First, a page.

Letter from Marsh USA to South Carolina State Legislature
The company running South Carolina's largest medical malpractice insurer testified to the state legislature in 2005 that "our data is just not adequate" to guarantee that a cap on non-economic damages would lower doctors' malpractice premiums.
GE Medical Protective Filing with Texas Department of Insurance
The company formally filed this data in 2004 with the Texas Department of Insurance after the state enacted severe limits on non-economic damages for medical malpractice claims (Texas Proposition 12). The company explains why it needs to raise rates for physicians despite the caps, because capping damages created virtually no savings for the company.
SCPIE Executive's Testimony in California Court
California's medical malpractice cap has been on the books for thirty-eight years. A Vice President and Actuary of SCPIE, James Robertson, testified in court in 2003 that California's malpractice cap law, known as MICRA, does not reduce the risk of malpractice insurance in California. Pay special attention to page 4.
Consumer Watchdog has provided testimony before the U.S. Congress, as well as state lawmakers in Texas, Florida, Oklahoma, Connecticut, Washington and Oregon, regarding the success of insurance reform in California and the failure of malpractice caps to lower doctors’ insurance premiums.
Assessing the Need to Enact Medical Liability Reform
February 27, 2003 -- Consumer Watchdog Founder Harvey Rosenfield presents testimony before the House Energy and Commerce Committee Subcommittee on Health on the success of California Insurance reform, Proposition 103, in restraining medical malpractice insurance premiums and the failure of the state's severe malpractice liability caps to reduce rates.
HR 4600 Will Harm Patients & Enrich Only Insurers
July 17, 2002 -- Testimony of Consumer Watchdog President Jamie Court before U.S. Congress.
Regulating Damages vs. Regulating Insurance Rates: The California Experience
April 22, 2004 -- Testimony of Consumer Watchdog Executive Director Douglas Heller before the Oklahoma state legislature.
Proposition 46: The Troy and Alana Pack Patient Safety Act
Troy, 10, and 7-year-old Alana Pack, were killed on a street near their Bay Area home a decade ago by a doctor-shopping prescription drug abuser stoned on Vicodin and vodka. Since then, their Dad, Bob Pack, has been battling to enact changes in state law and medical practices to ensure such a tragedy will never happen again.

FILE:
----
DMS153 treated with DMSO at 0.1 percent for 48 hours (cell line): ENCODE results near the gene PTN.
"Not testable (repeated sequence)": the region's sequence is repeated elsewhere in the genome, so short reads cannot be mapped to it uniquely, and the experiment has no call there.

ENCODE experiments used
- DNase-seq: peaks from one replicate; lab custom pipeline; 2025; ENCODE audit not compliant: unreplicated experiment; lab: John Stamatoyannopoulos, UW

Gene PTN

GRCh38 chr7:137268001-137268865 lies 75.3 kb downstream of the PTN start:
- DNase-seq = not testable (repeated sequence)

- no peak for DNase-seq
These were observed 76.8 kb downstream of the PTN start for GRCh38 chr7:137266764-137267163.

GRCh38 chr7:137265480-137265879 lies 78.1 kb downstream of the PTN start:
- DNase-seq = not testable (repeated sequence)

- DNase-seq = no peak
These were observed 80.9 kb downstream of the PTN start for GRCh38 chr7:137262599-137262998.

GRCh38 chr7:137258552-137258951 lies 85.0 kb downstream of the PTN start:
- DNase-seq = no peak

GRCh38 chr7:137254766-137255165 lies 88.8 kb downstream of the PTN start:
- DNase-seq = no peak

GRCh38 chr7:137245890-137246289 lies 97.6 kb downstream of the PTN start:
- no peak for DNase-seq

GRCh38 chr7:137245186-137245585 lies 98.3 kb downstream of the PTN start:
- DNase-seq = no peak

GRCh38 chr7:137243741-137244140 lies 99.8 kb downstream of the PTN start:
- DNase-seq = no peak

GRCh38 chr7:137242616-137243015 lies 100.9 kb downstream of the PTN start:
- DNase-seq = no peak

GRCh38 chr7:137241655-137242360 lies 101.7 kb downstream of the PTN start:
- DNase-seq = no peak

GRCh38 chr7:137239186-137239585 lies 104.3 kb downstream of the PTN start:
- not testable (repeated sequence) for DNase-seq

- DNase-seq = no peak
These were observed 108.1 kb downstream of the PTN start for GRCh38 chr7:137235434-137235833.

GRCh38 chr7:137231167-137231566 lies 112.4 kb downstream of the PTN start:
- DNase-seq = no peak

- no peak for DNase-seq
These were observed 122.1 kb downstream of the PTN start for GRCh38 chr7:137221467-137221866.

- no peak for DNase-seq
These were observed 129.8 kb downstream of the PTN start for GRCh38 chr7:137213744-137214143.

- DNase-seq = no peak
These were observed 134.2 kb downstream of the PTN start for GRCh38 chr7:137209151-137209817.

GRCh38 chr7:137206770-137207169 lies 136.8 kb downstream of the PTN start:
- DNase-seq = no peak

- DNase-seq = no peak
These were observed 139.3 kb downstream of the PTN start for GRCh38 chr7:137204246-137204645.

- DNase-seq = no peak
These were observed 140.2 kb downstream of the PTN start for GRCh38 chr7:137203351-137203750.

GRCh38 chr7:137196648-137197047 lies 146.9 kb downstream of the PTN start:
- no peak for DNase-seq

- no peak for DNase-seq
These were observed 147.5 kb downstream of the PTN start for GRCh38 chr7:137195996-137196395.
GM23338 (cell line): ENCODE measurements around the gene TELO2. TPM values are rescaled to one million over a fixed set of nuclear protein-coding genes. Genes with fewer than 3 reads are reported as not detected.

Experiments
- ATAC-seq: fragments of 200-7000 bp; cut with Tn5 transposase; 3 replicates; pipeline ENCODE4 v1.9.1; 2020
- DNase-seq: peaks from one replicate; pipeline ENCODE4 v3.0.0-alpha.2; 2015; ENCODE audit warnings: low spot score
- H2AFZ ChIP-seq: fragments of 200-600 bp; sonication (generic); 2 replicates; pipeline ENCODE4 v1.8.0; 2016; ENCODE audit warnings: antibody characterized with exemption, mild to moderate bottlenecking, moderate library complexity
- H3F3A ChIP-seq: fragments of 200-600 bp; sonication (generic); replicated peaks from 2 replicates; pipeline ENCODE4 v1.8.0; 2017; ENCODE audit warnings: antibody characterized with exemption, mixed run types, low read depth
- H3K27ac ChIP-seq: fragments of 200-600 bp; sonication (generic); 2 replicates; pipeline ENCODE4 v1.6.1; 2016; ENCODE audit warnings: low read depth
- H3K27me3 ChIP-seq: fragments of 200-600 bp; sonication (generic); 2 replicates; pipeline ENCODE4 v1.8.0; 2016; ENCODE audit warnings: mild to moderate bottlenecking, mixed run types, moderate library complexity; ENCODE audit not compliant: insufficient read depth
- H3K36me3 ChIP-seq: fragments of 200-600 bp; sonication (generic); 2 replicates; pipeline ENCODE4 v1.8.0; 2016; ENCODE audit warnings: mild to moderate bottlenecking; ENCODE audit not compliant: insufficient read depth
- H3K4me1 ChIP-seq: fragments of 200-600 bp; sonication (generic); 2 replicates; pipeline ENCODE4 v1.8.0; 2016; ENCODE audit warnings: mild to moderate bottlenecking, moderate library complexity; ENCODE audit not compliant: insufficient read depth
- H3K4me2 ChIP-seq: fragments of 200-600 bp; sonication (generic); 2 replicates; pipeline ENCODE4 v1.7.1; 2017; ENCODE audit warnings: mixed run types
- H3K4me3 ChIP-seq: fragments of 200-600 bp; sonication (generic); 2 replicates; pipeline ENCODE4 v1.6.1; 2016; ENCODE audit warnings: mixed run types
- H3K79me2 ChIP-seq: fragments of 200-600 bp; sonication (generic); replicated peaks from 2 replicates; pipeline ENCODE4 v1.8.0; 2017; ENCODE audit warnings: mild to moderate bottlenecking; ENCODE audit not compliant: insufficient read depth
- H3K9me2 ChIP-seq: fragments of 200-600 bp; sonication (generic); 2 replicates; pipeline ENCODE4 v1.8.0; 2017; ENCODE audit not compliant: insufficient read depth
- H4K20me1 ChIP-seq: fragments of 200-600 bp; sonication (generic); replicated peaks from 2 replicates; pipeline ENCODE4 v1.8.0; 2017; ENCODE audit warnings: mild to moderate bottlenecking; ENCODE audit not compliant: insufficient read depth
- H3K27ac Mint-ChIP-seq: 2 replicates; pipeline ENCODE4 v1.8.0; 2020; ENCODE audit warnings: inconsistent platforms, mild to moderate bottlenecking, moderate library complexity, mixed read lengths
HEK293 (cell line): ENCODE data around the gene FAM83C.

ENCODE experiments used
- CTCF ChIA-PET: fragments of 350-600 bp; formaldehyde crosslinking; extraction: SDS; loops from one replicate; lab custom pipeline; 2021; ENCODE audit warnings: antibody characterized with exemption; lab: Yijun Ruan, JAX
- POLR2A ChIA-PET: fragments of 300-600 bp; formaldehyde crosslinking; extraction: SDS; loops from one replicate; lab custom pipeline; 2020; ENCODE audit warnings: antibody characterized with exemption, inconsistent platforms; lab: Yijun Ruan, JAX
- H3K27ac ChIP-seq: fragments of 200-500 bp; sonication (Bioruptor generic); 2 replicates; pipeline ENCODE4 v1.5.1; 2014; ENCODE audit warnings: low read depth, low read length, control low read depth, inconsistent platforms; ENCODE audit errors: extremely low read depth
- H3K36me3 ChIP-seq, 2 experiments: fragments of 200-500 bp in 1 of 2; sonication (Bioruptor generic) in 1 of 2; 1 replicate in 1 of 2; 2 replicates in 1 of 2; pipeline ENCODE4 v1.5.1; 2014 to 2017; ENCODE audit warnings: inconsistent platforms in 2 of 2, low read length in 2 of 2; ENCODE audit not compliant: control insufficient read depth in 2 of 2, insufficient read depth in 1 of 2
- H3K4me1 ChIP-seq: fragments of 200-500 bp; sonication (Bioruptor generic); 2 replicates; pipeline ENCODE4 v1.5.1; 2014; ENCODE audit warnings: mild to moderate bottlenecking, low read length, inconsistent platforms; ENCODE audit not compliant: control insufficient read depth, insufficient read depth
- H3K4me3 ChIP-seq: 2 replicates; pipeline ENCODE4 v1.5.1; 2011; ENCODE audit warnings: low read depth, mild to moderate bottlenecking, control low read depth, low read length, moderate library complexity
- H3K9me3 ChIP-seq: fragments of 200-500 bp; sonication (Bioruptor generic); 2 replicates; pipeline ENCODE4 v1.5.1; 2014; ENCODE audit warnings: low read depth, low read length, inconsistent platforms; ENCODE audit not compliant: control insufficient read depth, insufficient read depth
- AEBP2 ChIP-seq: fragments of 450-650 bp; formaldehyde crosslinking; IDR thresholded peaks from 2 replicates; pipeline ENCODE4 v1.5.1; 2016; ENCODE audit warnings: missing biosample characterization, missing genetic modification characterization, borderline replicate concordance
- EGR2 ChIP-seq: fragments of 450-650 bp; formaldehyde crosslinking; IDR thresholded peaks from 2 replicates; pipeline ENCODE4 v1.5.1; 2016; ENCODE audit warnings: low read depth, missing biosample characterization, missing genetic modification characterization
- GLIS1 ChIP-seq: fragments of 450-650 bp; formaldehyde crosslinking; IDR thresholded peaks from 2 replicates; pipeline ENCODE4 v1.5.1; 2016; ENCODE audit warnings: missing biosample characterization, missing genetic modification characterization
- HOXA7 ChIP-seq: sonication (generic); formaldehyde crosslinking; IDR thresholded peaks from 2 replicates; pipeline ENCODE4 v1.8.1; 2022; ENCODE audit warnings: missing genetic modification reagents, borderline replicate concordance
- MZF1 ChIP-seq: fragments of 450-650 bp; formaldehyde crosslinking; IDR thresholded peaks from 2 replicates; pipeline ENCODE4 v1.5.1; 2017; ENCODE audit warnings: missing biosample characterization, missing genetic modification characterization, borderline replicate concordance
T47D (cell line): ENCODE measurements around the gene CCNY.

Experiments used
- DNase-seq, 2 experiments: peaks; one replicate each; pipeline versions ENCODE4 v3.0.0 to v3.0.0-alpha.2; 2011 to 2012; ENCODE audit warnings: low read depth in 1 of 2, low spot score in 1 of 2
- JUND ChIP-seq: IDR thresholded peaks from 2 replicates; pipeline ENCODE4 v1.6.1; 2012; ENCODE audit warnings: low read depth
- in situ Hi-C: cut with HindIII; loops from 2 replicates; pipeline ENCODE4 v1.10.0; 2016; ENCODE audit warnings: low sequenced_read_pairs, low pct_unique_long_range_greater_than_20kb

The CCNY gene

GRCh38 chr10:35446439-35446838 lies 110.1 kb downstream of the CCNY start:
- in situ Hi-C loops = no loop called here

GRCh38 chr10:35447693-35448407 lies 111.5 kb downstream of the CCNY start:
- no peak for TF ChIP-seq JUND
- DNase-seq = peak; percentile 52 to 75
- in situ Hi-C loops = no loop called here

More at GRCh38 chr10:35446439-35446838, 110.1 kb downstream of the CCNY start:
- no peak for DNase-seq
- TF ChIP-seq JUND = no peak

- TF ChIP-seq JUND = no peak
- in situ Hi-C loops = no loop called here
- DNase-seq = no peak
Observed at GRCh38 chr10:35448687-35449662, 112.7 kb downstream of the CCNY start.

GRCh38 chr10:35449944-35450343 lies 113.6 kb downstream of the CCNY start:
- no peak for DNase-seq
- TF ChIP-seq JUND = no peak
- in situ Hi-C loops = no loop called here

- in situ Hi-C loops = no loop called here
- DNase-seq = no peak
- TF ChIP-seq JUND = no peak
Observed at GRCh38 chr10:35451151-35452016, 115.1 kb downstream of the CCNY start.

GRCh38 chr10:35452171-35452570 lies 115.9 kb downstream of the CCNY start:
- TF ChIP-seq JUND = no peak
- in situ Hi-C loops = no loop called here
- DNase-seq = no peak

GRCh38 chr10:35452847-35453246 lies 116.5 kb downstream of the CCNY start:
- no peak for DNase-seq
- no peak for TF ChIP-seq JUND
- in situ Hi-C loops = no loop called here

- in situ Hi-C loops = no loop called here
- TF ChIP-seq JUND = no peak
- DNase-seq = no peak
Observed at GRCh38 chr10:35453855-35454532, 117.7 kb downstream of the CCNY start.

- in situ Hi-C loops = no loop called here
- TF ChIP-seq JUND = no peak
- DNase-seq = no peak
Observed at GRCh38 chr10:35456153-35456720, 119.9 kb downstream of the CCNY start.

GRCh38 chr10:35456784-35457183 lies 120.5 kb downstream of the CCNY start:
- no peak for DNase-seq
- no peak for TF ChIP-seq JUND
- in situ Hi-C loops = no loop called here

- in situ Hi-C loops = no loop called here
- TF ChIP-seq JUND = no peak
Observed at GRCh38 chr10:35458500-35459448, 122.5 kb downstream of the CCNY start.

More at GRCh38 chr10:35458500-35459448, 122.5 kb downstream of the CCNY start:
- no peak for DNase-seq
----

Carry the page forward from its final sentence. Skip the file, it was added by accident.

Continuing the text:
Stymied by Sacramento, Bob Pack turned to the ballot for a solution to California's patient safety problem. Proposition 46, the Troy and Alana Pack Patient Safety Act, would have saved lives by: adjusting the state's $250,000 malpractice damage cap for four decades of inflation; reequring doctors to use the state's prescription drug monitoring program to stem opioid abuste; and mandating random drug testing of doctors to prevent physician substance abuse. In 2014, Proposition 46 was the most expensive ballot measure campaign in California. The malpractice insurance industry and others in the medical industry spent $58 million dollars on a negative ad campaign to defeat it. However, over the course of the campaign, every major newspaper in California endorsed the need to index the cap for inflation or eliminate it entirely. Another provision of Proposition 46 would have required doctors to check the state prescription drug database before prescribing opioids. The Pack family might have been spared had the driver’s doctors seen her prescription history and recognized she was doctor-shopping for opioids. We ultimately won that mandate in the legislature in 2016 with the passage of SB 482. That law took effect in October of 2018, and doctors in California must have patients’ prescription histories on hand to help stem the opioid overprescribing crisis.